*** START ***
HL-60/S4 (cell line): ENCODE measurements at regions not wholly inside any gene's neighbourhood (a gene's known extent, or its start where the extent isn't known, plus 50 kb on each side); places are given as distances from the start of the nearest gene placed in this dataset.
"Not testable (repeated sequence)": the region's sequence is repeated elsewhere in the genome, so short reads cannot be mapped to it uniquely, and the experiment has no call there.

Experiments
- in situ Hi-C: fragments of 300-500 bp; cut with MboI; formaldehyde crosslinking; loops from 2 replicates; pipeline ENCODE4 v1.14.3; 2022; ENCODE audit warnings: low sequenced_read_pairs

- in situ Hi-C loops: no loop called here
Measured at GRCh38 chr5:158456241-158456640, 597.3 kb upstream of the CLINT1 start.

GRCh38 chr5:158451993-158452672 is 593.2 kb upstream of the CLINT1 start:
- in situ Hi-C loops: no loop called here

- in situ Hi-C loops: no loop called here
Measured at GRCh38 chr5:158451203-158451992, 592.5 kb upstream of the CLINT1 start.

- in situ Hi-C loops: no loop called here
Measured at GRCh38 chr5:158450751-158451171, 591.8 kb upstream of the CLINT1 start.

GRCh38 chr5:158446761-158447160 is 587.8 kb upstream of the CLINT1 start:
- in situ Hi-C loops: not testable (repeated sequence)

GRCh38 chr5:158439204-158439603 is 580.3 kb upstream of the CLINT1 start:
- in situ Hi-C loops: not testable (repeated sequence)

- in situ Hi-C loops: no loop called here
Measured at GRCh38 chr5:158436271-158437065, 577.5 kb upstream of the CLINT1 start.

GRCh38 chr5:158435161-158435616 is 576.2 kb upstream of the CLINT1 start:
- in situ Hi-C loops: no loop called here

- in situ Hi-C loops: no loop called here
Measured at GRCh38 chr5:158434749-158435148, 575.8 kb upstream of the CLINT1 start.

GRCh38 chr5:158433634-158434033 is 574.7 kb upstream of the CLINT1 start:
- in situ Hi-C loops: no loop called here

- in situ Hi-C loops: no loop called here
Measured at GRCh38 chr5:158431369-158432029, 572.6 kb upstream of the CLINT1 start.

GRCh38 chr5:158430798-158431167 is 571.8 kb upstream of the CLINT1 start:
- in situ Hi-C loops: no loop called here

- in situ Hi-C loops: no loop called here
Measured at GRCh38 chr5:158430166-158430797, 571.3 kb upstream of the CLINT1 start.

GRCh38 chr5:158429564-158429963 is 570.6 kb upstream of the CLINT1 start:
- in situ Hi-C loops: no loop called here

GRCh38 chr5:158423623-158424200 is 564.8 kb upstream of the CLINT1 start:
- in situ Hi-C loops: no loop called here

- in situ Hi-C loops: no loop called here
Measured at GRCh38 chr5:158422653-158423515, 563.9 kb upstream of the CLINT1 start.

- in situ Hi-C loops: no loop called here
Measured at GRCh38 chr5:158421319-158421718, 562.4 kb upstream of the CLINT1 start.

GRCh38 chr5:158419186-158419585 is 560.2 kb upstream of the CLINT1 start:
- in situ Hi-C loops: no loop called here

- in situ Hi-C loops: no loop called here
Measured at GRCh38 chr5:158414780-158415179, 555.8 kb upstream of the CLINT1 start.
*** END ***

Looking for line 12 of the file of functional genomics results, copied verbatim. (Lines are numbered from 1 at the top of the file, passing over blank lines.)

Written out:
Measured at GRCh38 chr5:158450751-158451171, 591.8 kb upstream of the CLINT1 start.